More Wise Words from Tim Clark

Recently I read a submission call for an anthology. The publisher was looking for tales of the supernatural with an unusual twist. Many years ago I had written a story about a young man who had lost hope and tried to end his own life. Before he could take the final leap Satan approached him and offered him a deal. He would make his life better in every way… Well, I probably don’t have to explain the details, it is an old story.

But, there were so many legal entanglements, typos and errors in the contract they had to abandon the agreement. In the end everybody was happy. I almost always end my stories happily.  I just like happy endings, and they are my stories.

Anyway, I had written this story long ago. Every time I learned something new about writing I would go back and change it, “improve it,” add to it. I never really planned to send it to anyone. For one thing when I first wrote it I had no idea you could send things and people would publish them. And it was like an ongoing experiment. It grew and shrank and changed with my life and with the things I learned.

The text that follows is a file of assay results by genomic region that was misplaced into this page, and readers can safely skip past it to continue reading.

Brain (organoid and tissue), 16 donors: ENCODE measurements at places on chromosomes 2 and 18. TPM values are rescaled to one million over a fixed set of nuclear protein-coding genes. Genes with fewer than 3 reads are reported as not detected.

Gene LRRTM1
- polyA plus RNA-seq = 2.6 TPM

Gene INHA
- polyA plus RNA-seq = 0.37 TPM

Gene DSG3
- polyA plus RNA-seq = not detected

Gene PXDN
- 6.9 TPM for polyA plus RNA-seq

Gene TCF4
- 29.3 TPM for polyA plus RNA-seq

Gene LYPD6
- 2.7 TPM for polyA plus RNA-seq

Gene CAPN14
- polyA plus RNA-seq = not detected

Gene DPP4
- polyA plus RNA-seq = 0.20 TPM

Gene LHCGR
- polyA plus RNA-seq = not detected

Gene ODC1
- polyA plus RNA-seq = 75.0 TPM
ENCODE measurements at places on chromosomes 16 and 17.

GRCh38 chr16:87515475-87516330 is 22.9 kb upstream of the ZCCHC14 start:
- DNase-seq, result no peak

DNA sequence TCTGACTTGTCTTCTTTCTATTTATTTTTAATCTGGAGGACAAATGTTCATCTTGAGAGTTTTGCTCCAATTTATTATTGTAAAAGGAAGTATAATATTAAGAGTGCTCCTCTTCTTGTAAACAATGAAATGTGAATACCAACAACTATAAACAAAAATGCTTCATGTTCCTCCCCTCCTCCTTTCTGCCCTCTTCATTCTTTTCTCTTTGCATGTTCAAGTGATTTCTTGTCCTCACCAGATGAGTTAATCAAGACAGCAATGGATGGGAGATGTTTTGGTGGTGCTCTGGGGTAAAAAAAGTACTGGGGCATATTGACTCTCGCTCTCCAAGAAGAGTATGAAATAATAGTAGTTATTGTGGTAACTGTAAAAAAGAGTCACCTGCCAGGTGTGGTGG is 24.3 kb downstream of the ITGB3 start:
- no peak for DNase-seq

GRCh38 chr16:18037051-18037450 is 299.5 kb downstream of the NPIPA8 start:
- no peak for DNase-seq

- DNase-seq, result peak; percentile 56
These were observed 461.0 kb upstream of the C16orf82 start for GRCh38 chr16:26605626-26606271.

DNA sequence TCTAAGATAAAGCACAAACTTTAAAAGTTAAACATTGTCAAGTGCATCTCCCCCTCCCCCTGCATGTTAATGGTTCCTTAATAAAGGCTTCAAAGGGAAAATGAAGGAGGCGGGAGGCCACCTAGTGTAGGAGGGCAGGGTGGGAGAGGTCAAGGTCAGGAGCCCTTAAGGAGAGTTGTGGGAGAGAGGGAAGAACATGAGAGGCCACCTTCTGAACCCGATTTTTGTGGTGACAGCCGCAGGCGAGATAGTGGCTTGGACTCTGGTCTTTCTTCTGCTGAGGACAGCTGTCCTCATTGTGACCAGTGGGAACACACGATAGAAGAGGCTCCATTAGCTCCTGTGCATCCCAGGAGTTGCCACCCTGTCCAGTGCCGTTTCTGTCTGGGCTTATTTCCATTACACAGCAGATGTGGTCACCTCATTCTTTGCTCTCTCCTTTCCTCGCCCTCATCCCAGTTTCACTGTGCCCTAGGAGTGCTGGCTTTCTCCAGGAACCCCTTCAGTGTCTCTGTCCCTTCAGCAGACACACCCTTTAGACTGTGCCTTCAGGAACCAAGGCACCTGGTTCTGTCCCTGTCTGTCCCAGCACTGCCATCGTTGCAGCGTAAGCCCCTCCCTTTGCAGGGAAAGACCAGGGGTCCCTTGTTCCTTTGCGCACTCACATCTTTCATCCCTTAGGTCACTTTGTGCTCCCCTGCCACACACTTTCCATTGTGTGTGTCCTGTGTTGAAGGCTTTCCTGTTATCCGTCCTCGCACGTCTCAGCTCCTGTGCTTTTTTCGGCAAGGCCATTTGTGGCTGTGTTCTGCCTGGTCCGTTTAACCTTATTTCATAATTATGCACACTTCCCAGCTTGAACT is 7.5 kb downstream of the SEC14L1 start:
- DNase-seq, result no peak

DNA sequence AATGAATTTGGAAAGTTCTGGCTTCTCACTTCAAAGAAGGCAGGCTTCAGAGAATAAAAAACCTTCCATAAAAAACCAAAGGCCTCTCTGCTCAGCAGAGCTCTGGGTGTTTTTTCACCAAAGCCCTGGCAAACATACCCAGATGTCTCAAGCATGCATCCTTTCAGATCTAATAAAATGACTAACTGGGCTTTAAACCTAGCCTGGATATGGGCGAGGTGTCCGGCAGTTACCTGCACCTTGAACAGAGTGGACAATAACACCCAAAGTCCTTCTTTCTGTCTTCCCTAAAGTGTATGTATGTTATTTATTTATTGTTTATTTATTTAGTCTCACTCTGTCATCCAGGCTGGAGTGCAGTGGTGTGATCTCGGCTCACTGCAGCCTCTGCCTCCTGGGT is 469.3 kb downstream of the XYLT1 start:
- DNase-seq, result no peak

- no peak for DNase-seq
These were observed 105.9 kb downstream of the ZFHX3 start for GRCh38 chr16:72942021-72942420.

But, seeing your name attached to a piece of writing is intoxicating.  So I sent my work in progress.

One of the editors I follow, and who has given me golden advice, preaches the value of reading your work out loud. It feels silly, and I didn’t always heed her advice. I have learned my lesson, though.

The gentleman who was publishing the anthology emailed me back and said he liked the ending and wanted to use the story. I was thrilled.

Until I opened the file, which was marked so red, it looked to be on fire.  Sentences fell apart and went nowhere. Every stray though I had and wrote was just that, an orphan, with no support.

I was ashamed.

I fixed it. It took hours, and sent it back with my most profound apologies. 

Since then I read everything carefully, aloud, trying to imagine someone else, someone who didn’t know what I was trying to say would sound like reading the piece. It makes a huge difference.

I am going to thank the editor who told me to always do that. It made me a better writer. Plus, I don’t look quite so silly. And I have started a new, never ending story. I may never send it to anyone, my little Frankenstein’s Monster, but it is a great way to practice new techniques, and it might turn out well.

So, you should write, you should read, and you should sometimes do both at once.

 

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